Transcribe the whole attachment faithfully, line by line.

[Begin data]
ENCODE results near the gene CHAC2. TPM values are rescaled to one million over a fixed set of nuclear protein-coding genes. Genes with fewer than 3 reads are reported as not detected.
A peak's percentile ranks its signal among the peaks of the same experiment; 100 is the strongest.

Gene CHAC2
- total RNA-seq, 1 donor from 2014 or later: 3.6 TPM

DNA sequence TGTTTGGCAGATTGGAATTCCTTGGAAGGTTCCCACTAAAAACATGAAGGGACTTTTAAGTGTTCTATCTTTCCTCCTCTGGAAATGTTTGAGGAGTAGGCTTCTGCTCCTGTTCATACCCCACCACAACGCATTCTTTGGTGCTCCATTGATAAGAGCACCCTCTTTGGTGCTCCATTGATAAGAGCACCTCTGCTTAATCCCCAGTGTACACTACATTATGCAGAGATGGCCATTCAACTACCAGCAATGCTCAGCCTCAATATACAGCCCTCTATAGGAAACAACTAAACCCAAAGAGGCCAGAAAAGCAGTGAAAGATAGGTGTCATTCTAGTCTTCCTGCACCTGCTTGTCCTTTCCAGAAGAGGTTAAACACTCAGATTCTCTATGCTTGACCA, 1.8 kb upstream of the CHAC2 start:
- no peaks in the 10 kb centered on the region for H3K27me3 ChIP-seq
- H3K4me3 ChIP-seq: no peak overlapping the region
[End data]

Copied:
ENCODE results near the gene CHAC2. TPM values are rescaled to one million over a fixed set of nuclear protein-coding genes. Genes with fewer than 3 reads are reported as not detected.
A peak's percentile ranks its signal among the peaks of the same experiment; 100 is the strongest.

Gene CHAC2
- total RNA-seq, 1 donor from 2014 or later: 3.6 TPM

DNA sequence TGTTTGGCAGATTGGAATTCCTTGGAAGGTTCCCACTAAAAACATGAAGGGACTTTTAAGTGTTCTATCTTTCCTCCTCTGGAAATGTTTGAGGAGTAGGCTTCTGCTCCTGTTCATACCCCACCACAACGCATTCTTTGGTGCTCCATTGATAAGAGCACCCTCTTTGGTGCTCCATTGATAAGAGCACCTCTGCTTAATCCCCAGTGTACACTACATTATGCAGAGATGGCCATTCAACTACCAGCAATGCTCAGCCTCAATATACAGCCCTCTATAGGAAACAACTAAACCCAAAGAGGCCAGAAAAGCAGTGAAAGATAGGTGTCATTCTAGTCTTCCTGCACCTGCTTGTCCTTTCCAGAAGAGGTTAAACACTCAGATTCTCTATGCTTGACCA, 1.8 kb upstream of the CHAC2 start:
- no peaks in the 10 kb centered on the region for H3K27me3 ChIP-seq
- H3K4me3 ChIP-seq: no peak overlapping the region